The Covid-19 pandemic has accelerated the adoption of e-payments but Singapore does not aim to be a cashless society, said Monetary Authority of Singapore (MAS) board member Ong Ye Kung.
"We are promoting e-payments because it is efficient, convenient and green. But we are not aiming to be a cashless society. Cash will continue to be a familiar and convenient way to transact," he said in Parliament yesterday.
Giving an update on the adoption of fund transfer service PayNow, he said registrations for PayNow rose by 1.6 million last year, bringing the total number of registrations to 4.9 million.
Meanwhile, PayNow Corporate registrations doubled to about 240,000.
This means that 80 per cent of residents and businesses are currently on PayNow, said Mr Ong, who is also Transport Minister.
The volume of money transacted through the service doubled from a year ago to $5 billion in December, with growth expected to continue as users can now also send and receive via PayNow on non-bank e-wallets such as GrabPay and Singtel Dash.
The adoption of QR payments by merchants also surged. There are 200,000 SGQR labels islandwide, with 120,000 deployed last year alone.
Fewer people are now using cheques, with the ratio of cheque to e-payment volume falling from 32 per cent in 2016 to 18 per cent in 2019, and tumbling further to 12 per cent last year.
The absolute number of cheques used fell by a record 10 million last year.
Likewise, the ratio of ATM cash withdrawals to e-payments also fell from 47 per cent in 2016 to 24 per cent in 2019, and slipped even more to 17 per cent last year.
"This ratio should decline further as more people get used to accepting e-payments. There are Singaporeans who are less familiar or face difficulties with e-payment and we will not leave them behind," said Mr Ong, who cited initiatives such as Seniors Go Digital that help the elderly to acquire skills to transact digitally.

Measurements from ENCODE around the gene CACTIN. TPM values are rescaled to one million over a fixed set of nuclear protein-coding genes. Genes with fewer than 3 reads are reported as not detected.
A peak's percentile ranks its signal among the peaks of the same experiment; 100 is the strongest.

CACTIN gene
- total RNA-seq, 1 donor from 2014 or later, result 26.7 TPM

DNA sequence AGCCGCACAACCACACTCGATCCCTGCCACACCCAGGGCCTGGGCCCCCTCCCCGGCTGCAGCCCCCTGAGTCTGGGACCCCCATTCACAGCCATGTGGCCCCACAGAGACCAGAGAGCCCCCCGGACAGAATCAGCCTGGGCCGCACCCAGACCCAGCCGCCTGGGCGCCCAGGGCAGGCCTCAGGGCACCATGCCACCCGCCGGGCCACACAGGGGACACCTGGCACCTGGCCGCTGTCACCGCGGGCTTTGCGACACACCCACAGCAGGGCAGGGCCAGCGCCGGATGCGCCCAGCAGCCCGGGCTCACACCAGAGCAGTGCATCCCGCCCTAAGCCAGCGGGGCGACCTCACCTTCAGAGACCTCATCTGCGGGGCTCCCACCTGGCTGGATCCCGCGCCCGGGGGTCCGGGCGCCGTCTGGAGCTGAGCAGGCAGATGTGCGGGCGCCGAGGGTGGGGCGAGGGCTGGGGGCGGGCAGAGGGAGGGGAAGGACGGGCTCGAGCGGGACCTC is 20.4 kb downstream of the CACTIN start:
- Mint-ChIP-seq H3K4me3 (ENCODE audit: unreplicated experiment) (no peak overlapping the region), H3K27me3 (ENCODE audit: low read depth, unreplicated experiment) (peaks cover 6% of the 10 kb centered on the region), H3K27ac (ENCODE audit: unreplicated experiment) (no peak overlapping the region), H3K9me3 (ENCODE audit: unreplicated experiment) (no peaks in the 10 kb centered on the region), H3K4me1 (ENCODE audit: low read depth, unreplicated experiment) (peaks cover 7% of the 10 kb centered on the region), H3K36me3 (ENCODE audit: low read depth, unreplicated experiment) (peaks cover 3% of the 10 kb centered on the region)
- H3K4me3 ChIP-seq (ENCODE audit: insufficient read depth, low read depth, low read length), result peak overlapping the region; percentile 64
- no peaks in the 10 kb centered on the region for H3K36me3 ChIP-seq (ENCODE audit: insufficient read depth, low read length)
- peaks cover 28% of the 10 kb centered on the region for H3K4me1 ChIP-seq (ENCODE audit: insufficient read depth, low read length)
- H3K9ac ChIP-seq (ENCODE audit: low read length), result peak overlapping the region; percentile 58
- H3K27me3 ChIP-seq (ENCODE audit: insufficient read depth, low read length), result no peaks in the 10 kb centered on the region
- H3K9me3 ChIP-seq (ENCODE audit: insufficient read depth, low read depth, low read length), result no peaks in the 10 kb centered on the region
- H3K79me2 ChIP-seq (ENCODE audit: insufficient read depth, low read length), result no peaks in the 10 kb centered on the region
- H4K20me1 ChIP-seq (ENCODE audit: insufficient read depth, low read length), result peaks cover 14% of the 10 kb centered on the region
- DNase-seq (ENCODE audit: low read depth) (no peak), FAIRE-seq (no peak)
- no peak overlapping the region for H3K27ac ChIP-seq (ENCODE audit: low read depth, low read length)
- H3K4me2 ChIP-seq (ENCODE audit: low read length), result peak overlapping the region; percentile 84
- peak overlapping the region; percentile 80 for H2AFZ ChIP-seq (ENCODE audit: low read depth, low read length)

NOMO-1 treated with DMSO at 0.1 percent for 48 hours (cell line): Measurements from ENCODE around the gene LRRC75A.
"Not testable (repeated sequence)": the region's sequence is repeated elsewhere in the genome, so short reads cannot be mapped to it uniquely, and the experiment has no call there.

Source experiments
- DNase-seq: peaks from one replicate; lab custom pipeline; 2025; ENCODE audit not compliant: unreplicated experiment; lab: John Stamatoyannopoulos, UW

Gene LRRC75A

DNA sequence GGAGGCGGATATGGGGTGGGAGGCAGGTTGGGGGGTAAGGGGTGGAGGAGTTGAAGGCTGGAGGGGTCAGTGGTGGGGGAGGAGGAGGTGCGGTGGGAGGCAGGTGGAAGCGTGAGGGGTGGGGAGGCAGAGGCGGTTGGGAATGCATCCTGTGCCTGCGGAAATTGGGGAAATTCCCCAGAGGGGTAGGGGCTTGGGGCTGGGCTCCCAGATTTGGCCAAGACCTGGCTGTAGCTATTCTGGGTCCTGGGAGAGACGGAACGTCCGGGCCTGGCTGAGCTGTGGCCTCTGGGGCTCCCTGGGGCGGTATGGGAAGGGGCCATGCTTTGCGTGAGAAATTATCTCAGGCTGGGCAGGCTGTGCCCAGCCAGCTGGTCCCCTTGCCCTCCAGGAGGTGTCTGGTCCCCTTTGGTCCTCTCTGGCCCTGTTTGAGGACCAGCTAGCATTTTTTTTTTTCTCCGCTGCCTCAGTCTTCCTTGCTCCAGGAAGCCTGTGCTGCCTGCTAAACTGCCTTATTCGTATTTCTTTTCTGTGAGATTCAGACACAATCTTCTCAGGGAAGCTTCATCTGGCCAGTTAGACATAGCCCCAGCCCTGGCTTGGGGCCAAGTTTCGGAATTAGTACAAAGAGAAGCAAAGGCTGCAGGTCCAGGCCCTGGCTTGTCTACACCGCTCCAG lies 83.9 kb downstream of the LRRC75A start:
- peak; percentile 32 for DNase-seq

Nonetheless, it is important that cash continues to be widely accepted here and there will continue to be ATM and cash withdrawal points, he added.
There are 4,100 of such touch points, up from 3,700 five years ago.
Responding to a suggestion by Mr Dennis Tan (Hougang) to have PIN-only bank cards that protect users from fraud, Mr Ong said local banks already offer customers the ability to disable the contactless feature of ATM and debit cards.
"On the option of ATM cards without the contactless feature at all, we are not aware of any bank's initiative to do away with PINs (personal identification numbers). We will remind banks to explain this option to customers who may need it," he said.
In his speech, Mr Ong also shared how the financial services sector has evolved to promote larger social good.
In terms of sustainability reporting, he said MAS wants to see continued improvements in how companies disclose their broader social and environmental impact, on top of their financial performance.
"Such disclosures are important, especially given the heightened social and environmental consciousness among investors. It will facilitate capital flows towards investments more aligned to investors' preferences, objectives and standards."
To enhance trust in the banking system, MAS is also working with other government agencies on fraud prevention and anti-money laundering. They aim to strengthen banks and credit risk assessment firms, and digitalise trade financing to reduce fraud risk.
The Association of Banks in Singapore (ABS), with the support of various government agencies, has issued a code of best practices to enhance commodity financing standards here. It covers areas such as trading companies' corporate governance, risk management and disclosure practices.
Banks will use it to set standards for lending, and this will be fully implemented by July.
Singapore's central bank is also working with ABS to establish a secure central database for banks to access records of trade finance transactions in Singapore, in a move to enhance transparency and mitigate the risk of duplicate financing.